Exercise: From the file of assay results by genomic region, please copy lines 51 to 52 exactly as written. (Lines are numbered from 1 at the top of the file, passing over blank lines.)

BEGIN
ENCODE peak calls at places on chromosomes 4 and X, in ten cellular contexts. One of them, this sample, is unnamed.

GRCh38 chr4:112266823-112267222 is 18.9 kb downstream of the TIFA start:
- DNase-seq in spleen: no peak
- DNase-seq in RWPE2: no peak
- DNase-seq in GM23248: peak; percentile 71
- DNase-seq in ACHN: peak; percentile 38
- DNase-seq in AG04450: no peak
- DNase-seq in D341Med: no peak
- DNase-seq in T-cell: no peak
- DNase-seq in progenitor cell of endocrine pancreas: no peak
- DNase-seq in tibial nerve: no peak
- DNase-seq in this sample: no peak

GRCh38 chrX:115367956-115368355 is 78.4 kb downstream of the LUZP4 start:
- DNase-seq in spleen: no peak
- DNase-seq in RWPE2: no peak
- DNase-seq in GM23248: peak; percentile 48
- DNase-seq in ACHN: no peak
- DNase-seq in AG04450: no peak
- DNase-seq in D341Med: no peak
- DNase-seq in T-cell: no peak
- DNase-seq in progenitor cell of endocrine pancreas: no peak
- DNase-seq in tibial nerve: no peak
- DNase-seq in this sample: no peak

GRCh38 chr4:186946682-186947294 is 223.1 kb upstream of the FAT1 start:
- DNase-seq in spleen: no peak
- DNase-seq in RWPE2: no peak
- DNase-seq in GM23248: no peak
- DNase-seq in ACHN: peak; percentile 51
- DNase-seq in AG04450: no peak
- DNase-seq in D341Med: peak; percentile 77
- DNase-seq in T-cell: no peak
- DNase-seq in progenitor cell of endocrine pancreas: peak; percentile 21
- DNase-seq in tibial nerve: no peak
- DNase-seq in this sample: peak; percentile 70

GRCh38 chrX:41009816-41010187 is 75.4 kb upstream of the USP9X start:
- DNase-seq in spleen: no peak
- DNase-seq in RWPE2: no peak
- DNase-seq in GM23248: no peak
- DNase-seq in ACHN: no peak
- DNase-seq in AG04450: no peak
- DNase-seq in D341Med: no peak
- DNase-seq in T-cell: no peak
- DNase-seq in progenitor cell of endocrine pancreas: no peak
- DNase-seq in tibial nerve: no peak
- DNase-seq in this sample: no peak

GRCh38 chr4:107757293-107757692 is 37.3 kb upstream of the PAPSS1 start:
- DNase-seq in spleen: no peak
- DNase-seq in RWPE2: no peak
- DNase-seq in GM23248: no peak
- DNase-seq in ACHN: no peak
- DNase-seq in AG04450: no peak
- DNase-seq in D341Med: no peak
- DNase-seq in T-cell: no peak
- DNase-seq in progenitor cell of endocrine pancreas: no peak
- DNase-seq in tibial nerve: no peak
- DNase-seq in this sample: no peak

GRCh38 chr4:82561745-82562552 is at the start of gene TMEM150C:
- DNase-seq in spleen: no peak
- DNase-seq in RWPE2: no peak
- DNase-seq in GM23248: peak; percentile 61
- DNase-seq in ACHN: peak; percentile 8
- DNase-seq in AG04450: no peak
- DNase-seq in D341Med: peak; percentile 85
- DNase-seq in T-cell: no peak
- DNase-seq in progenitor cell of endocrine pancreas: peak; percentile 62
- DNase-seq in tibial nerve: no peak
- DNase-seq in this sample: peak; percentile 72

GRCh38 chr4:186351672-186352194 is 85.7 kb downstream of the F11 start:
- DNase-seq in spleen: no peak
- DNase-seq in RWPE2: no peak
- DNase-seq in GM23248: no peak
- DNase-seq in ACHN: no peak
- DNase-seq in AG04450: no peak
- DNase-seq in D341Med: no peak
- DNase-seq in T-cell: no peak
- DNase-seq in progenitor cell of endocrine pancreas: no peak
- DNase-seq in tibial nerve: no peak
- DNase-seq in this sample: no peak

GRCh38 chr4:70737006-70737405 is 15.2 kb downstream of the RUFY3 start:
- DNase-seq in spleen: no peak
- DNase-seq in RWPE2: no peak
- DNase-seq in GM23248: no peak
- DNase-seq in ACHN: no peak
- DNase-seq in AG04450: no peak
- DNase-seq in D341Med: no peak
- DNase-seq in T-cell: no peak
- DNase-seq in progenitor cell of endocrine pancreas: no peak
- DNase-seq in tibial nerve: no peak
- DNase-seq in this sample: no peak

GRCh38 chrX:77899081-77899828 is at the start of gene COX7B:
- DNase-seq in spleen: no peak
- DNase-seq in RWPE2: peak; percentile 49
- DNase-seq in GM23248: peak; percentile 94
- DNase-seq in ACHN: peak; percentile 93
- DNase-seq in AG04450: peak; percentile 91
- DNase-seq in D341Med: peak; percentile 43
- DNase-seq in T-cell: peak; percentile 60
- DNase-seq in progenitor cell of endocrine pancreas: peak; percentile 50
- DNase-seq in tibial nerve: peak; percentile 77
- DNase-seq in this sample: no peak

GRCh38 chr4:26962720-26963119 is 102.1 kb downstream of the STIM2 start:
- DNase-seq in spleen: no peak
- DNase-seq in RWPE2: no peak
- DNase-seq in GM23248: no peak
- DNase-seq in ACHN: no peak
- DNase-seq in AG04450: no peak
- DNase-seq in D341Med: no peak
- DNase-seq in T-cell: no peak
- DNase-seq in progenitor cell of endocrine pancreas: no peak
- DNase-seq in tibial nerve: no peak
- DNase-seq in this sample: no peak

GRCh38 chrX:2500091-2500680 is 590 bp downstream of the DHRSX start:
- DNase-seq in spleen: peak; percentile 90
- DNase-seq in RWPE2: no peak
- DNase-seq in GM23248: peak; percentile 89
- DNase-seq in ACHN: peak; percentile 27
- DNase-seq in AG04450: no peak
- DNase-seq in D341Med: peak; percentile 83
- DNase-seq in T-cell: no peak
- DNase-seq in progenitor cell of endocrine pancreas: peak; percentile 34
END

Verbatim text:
- DNase-seq in AG04450: no peak
- DNase-seq in D341Med: no peak